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Lethbridge Herald Newspaper Archives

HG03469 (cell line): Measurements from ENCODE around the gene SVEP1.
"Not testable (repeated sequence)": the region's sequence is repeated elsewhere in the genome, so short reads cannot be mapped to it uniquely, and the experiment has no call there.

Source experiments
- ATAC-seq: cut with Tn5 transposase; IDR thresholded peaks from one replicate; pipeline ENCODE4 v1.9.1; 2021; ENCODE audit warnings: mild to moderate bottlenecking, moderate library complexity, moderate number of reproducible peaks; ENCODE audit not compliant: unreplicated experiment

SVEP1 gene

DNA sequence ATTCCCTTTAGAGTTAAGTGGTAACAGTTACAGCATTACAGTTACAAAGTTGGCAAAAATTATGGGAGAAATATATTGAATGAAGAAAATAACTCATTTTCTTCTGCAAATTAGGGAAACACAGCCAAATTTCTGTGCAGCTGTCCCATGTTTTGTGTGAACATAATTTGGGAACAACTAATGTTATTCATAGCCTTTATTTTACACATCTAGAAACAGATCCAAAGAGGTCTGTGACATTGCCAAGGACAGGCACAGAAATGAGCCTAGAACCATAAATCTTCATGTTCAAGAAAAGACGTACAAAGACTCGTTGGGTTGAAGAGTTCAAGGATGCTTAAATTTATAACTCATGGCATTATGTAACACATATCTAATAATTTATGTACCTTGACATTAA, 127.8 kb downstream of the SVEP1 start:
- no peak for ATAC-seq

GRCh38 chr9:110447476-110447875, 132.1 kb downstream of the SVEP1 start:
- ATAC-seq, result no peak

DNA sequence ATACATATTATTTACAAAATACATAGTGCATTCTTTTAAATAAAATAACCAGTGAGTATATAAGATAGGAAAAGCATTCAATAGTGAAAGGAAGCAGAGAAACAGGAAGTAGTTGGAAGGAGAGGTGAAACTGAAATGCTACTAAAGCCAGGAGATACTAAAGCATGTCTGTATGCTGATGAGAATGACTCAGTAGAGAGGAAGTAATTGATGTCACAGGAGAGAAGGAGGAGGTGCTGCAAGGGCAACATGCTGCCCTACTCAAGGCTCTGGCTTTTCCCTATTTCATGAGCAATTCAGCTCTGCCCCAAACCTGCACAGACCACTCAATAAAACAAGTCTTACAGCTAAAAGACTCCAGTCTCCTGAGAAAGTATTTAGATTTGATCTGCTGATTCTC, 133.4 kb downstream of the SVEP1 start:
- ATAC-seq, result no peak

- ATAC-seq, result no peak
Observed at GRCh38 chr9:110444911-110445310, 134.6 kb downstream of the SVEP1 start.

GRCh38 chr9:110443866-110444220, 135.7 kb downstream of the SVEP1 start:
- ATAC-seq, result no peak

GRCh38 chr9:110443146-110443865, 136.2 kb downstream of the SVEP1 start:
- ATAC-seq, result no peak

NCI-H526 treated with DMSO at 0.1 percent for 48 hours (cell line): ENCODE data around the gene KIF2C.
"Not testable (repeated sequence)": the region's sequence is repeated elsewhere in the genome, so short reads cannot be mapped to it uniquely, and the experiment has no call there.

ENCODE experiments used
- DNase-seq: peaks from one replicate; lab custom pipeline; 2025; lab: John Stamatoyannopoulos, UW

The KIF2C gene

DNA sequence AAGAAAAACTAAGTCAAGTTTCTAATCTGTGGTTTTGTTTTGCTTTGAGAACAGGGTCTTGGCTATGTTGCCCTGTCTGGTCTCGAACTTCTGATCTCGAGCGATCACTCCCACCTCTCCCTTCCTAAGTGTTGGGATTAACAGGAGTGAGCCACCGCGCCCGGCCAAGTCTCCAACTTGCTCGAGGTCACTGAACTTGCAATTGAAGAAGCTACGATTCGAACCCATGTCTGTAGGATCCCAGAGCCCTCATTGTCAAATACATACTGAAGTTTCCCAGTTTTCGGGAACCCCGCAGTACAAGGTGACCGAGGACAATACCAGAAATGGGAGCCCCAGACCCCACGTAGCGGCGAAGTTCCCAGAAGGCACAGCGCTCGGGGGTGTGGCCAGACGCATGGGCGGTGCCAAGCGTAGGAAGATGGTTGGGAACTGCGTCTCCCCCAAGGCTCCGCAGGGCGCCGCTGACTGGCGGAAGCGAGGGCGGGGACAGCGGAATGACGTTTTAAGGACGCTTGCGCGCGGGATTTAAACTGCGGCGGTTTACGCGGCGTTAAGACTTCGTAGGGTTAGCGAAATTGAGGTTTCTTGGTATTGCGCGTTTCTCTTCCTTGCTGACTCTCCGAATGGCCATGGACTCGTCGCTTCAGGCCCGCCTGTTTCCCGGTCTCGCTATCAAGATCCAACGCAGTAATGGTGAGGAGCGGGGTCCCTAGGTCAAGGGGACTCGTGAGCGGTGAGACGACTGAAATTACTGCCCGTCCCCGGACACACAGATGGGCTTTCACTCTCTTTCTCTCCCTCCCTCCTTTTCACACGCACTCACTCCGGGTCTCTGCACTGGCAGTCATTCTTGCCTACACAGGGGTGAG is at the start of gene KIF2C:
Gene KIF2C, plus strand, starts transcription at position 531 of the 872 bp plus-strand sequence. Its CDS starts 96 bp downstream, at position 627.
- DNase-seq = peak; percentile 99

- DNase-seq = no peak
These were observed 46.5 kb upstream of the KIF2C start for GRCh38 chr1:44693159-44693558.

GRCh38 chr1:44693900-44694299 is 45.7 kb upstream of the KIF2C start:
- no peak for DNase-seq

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Lethbridge Herald, The (Newspaper) - October 11, 1972, Lethbridge, Alberta J.8 UTHBRIOGE HtRALD Wednesday, October II, 1972 City reaction cool to school money Jly HICUAIill MltltKK llcrnld Sl.ifff Wrilrr A recommendation that the city shave in the cost of an ad- dition to Gilbert Paterson School iii the city-school joint use program was tabled for consideration in the 1973 budget by city council Tuesday. The project, recommended by the community sen1 ices ad- visory committee, would see the city contribute to- ward the construction of a new gymnasium and related facili- ties at the school. The total cost of the gym has been esti- mated at Cowicil was initially appre- hensive about the proposal. Alderman Vauglui Hembroff was disappointed council hadn't "had one hint that such a thing was coming to us for consider- ation" and said if asked for a decision Tuesday, he would tmve to rejoi-t the proposal. Aid. Vera Ferguson said she igrces with the city school joint use concept, in which the public lias access lo schools for various activities, "but how do we fit it into our over all cap- ital It was suggested such pro- jects ns an ice arena and ered swimming poo! on the north side have a higher prior- ity. "Dr. Gerry Probe, represent- _ig the public school board, said construction will go ahead in the spring of 1973 with or without the city's assistance. Without a city contribution to the cost, a smaller gym would be built, Dr. Probe said. He added it would be a number of years before a similar oppoi Utility for a city-school _ joint use project comes up again. school official at By RON CALDWELL Herald Staff Writer The public school board got a cool reception when it asked Lethbridge 'city council Tues- day night to help finance an ad- dition to the gymnasium at Gil- bert Paterson School. Dr. Gerry Probe, director of personnel ior the school dis- trict, represented the board at the council meeting. He later reported to the board that the reception to the Little League is talk topic A debate on the benefits of little league sports teams to the participating youngsters is the topic for discussion at this week's Southern Alberta Coun- cil on Public Affairs meeting Thursday. Dr. Gary Bowie, University of Lethbridge athletic director and Leo Harrold. president of the Lethbridge Minor Hockey Ixjague will discuss whether little league sports is productive and character building or "a sell-out to the worst aspects of professionalism in sports." The meeting begins at noon !n Sven Ericksen's Family Res- taurant and marks the first time sports has been the dis- cussion topic. Members of the general pub- lic are invited to attend the meeting and decide themselves if The Little League is Struggle or Disaster. request for the city financing of the project to the tune of wasn't very1 enccurag ing. Dr. Probe said council's re- action made it seem "like the school board was coming hat in hand to get the city to build facilities for us." The board proposed that the city help finance the project as part of the joint-use scheme, a program which see the city and the school district become jointly involved in pro- jects designed to meet the needs of the general commun- ity. In view of the council's re- action, it was decided that sen- ior school district officials should contact appropriate city official to further discuss the matter. "They don't understand school financing and don't City s transient Indians freezing without shelter Q By nUDY IIAUGENEDER Herald Staff M'rilcr Lethbridge's so-called social dregs, the urban core of desti- tute Indians, suffered as much as farm crops witli the on- slaught of the near record cold snap. No longer are abandoned buildings, unlocked or wrecked cars as comfortable as they have recently been. Temperatures in those shell- ers dropped as low as the be- low-freezing temperatures put- side. And most of the Indians were neither clothed nor at a! physically prepared to moe the expected temperature drop In addition to the Indian al coliolics, there is also a core of white urban drunks. However, hey are given some cash sup- rart from social service groups or pension cheques. In contrast, the Indians are nol eligible for anything from anyone, other than panhand- .ing. Even the department of Indian affairs generally seems LO disregard the Indians. The Friendship Centre, already plagued intern- ally over the issue of whether or'not the steady drunks should tie allowed lo use the facility, was busy offering coffee and available clothes to the needy. Bill Head, executive-director of the centre, who has himself been under a steady barrage of fire from his directorate for the concern he shows toward of the alcoholics, says shirts jackets, sweaters, socks, and even a pair of shoes were given away Tuesday. When the available sandwich supplies donated by some, city residents ran out, the director's vife dug into her own pocket purchased some food. Sandwiches and coffee were he order of the day. At least some 30 men, Includ- ug a few women, were forced to live al the mercy o! the mercy of the weather elements Monday night. There's no ac- commodation, free or other- wise, available to this group of Indians. The intenlion of the friend- ship centre is not lo cater to Ihe drunks but, said Mr. Head, "where else do they have to go in the daytime the May be 50 involved One suite at the "Indian Hilton" seem to said Dr. Probe. Graham pleas innocent Art prints display at U Hugh L. Graham, manager if Graham Collection Agencies of 1410 17th St. E., pleadtd inno- cent in provincial court Tues- day to six charges of theft in- volving 5330 in cash and in property. Judge E. W. N. Macdonald, on loan from Medicine Hat, set the trial for Nov. 9 beginning at 11 a.m. Court was told Graham alleg- edly committed the offences from February to April this year und was arrested in Van- An art exliibition titled Pop Prints of the Sixties and fea- turing the work of Lt interna- tionally-known artists is cur- rently'on display in the gallery of the physical education fine arts building of the University of Lethbridge. On display is a collection of 24 large, color prints developed by lithography and a variety of other processes. Many of the prints are on display in south- em Alberta for the first time. One of the most famous dis plays is a set of three photo- screen prints of Jacqueline Ken- nedy, by Andy Warhol. The comic strip art of Roy the physical education-fine arts Duilding. The university also has on display an exhibition of photo- graphy by Seattle, in showing. Jcffry Myers of his first Canadian The 24-pholo display can be seen in the south hallway of the phys ed arts building. Both exlubitions are open to the public from a.m. to p.m., Monday to Friday. The Indian alcoholic trans- ients in the city can number as high as 50. "Sure I want to help the board clear up the problems of drunks at the he said. The core of alcoholics has tarnished the centre's reputa- Ferguson ivants investigation By RICHARD BUUKE ilerald Staff Writer Although no official action taken, Alderman Vera Fer- guson said Tuesday city coun- cil would "make sure" the ad- ministration looks further into 'the lack of accommodation in the city for native transients during the winter. The problem was brought to auncil's attention during the ublic discussion part of the eeting. Wilson Jr. High School seeks library expansion STILL SELLING FOR LESS! STERN'S CUT-RATE FURNITURE 314 3rd Street S. Phone 327-3024 Liechtenstein is on exhibition, as as the pop figurative work of Allen Jones, Tom Wessel- man, Mel Ramos and John iVesley. The industrial-mechanical photo art of James Rosenquist and Peter Phillips and work by Jim Dine, Allan D'Archangelo and Gerald LaJng can also be seen in the gallery. The gallery is located in Room 234, in the cast half of Permision vrill be sought from the provincial government for expansion of facilities at Wilson Junior High School Only 25 A Herald reporter's computer malfunctioned yesterday. In a story regarding an Al- berta Government Alberta Association of Canadian Native Friendship Centres dispute over future federal funding, a fig- ure of million was quoted. The figure should have read million. which would sae tha present library more than doubled In size. The present library is so ft. and the board wants to expand it to sq. ft. The administrative area would also be enlarged in the expansion project. The idea of making the ex- Banded library available to the jublic came under discussion. It was felt that perhaps the library could stay open longer, and have a wider variety NORTH POLE EXPLORER books, to serve the general pub- lic as well as the students. The board noted that such a proposal would fall into line ith the Worth Report's rec- ommendation for greater com munity use of schools. It was decided that this pro- posal should be pursued with the city and library board. Lecture series starts The first in a series of eigh noon lectures on "the huma situation" begins Oct. 12 at th University of IjCthbridge. This week's lecture will dea with the Buddhist psycholog> It is free of charge to everyon interested. Tne lecture starts a p.m. in Room E 842. Rudy Haugencdcr, who is on e Nativ eFriendship Society ol outhera Alberta board of dir- ttors, asked council if the city itended to take some steps to- rard solving the problem. Aid. Bill Kergan said al- lough it is the provincial gov- rnment's jurisdiction, if the epartment of social develop- ment came to council with a specific proposal, "we would bo ypathetic toward it." People in the community scr- rices department are working m the problem, Aid. Ferguson .jaid. The Lincoln Hotel, which ;clongs to the city, is being considered for use as a tran- sients' hostel, she added. Mr. Haugeneder said if the city took some initiative in de- veloping a program, the pro- vincial and federal programs would "certainly follow suit." Aid. Ed Bastedo suggested the transient Indians "get out and help themselves instead of coming to the government. Anyone with any respect at all can help himself." Mr. Haugeneder countered that most of the transients, v.'ho sleep in old cars and shacks during the winter, are alcohol- ics and find it difficult to help themselves. Uon and makes it unacceptable to a majovity of both Indians and non-natives. "But they're human beings, and that's the way they've got to be he said. That's how I'll treat them, as human beings, whether 1 have full support (or the native- non native board) or not. No- body else wants lo help A late afternoon random sur- vey of the centre showed that of 20 people there. 13 did not expect to sleep with a warm roof over their heads. Their ages ranged from 21 to the mid 50s. Most of them admitted they had a drinking problem am weren't really angry that they were forced to sleep in freezing temperatures. They didn't ex pect any heller. The alcoholics at the centre who were all men, were sillini at tables drinking coffee ani playing cards. A few were sil ting and watching television. Some smelled of liquor, bu none could be described However, the worker admil- ed the Indians people, nd thought it a good idea that omc form of overnight accom- modation be provided them so :ie "working men" wouldn't be lothered. A restaurant owner said In- lian girls "shack up and do anything" for shelter, when it gets lo a "last chance" point. A favorite place to "crash" a: Ihe transients is unlocked cars, one of the 13 homeless In- dians said. Others took anything that .coked protective. As the winter progresses ome arc looking forward to geliing picked up by and charged, in order lo get locked up for a few months. "It's tetter than one Indian said. drunk. Early Tuesday night a Heral photographer newsman tea traced the areas and building most likely to be used tha night after the bars were clos- ed. The Indians stay in bars and mooch drinks for two rea- sons: alcoholism and to stay out of the cold. The Ilerald visited the auto wrecking firm known to many as "Hie Hilton" or "Indian Hil- and several other aban- doned buildings within a few block radius. One late worker near a series o f t abandoned bui Idi ngs came out to inquire what was happening. When told Indian inhabitants were being sought ho replied "those lazy bas- tards." Evidently he and his late co- workers were oftentimes inter- rupted in their work by the transients. Entomology meet starts Friday About 35 members of the Entomological Society of Al- bert a will gather this weekend it the University oE Lethbridge :or the 20th araiual meeting of :he organization. Society members will hold business meetings and research papers v.'ill he presented on work done at the University of Alberta, University of Calgary, Canadian Forestry Service and the Lethbrdge Research Sta- tion. Topics to be covered during tiic two-day meeting will range f.'om population studies and cattle grub research to Bertha armyworm research and alfal- fa pests. The meeting starts at a .m. Frid ay and continues to Saturday noon. The public i s welcome to listen to any of the presentations. Southern potato farmers hoping for warm weather Golfing needs noted by city coming to PINCHER CREEK his famous Polar expedition in 1967, Ralph and his family undertook what many people dream of doing but nev- er do. They went into the wilderness 165 miles nort'h of the last road at Lac LaRonge, Sask, and lived 1'iere for one year like pioneers of old. You can see and hear of his interesting and exciting adventure- Thursday, October 12th COMMUNITY CENTRE HALL Come and be a guest of your local Ski-Doo dealer! RANCHERS' SUPPLY LTD. A complete line of 1973 Ski-Dooi ant! Sportswear will bo displayed REFRESHMENTS SERVED EVERYONE WELCOME A resolution to consider the city's golfing needs with re- sped lo the future use of rec- reation lands, particularly on the west side, was approved by city council Tuesday. The action followed submis- _ion of a survey on golfing fa- cilities, conducted by the com- munity services department hich" suggested the city needs more golf holes of the Jlagrath calibre, hul not a championship Ifi-hole course. The report points to a lack of facilities to accomodale the oc- casional and the junior golfer. Because of league play and tournaments, these golfers have difficulty getting a tec time on weekends and after 4 p.m. weekdays at the cily's lone municipal course, Hender- en Lake, the report states. Particular attention should be paid to meeting the needs of the extra approved for insurance appraisal AD over-expenditure of lor an insurance appraisal o[ city buildings ami facilities was approved by city council Tues- day. The total cot of the apprais- al, clone by General Appraisal of Canada Ltd., was Council earlier this year had requested an investigation of costs after the company had ncaretl completion of the ap- praisal and had come back to inform council the job could not be done for the allocal- 'Flic initial figure had been budgeted hy council on an esti- mate from General Appraisal. In :t lelter to council. City Manager Tom said the j estimates had made on the 1 basis of city records which put the building and facility value at million. The actual val- j tie, according to the completed 1 appraisal, is million. Aldermen Steve Kotch, Dill Kergan and Vera Ferguson vot- ed against making the addition- al payment. junior golfer, Ihe report states. Alderman Chick Chichcster said the Lethbridge and Dis- trict Youth Golf Course, being constructed north of the tele- vision station, will help meet the junior golfers' needs. Ad. Vera Ferguson said the cit yshould be (hulking "at least about a par three course the nest couple of years." On a related matter, council also agreed the city pursue the feasibility of involvir.? citizens in neighborhoods in developing summer programs and rcerea tional groups. The subject will be consider- ed at budget time. Aid. Ferguson said, "we l.avc lo find out how much support we can get from the community how inlerestcd people really are in developing there ov.-n community recrea- tion programs." Premature reports of huge potato losses in southern Alber- a have been tempered by wanner day temperatures and ground tempo.-alures today ivhile producers continue to nope for a break in the weath- er. Temperatures reached the 10 to 15 degree range Tuesday night and added fro.-t and low temperatures have been fore- cast for tonight. Potato producers in southern Alberta have completed only 65 (o 70 per cent of the harvest from acres and field op- erations have ceased. Reports bave been received that all the en potatoes have been'lost but that the majority of the mature potatoes still in the ground have only toon chilled. Officials of Ihe Alberta Pot- ato Commission reported Tues- day that about 40.COO tons re- main in the ground. One producer said his pota- toes have been chilled but with warm weather, "we can bring them back." He added that if the cold weather continues much lor.jer, producers will be in real trouble. Lethbridge constituency where they are Keith Hancock, Social Cre- dit, canvasing in Cardston this evening, in Noblcford Thursday morning, in Picture Untie Thursday afternoon and in Lethbridge Thursday eve- ing. Hoffman, New Demo- crat, canvassing in I.elh- bridge tonight. On the Phono Bill Show Thursday morning and in the Coaldale area Thursday aitcrnon. Ken Hurlburt, Conserva- tive, nothing scheduled this evening. In I'incher Creek all day Thursday. At a coffee party at 8 p.m. Thursday in the coffee shop next door to the Picliire Biitle hotel. Andy P.usscll, Liberal, can- vasing in Coaldrdc this even- ing. Visiting rcnior citizens homes Thursday morning in Lcthbridgc, canvacsirg i n Coaldnle Thursday afternoon and in North Ixthbridge Thursday evening. Snqlii IS FOR YOU! Drop in ond tee Ed for iho latent Information on lhs monev-savinn Incilis flas dryer? ST. LOUIS FURNITURE 118 5th ST. SOUTH PHONE ;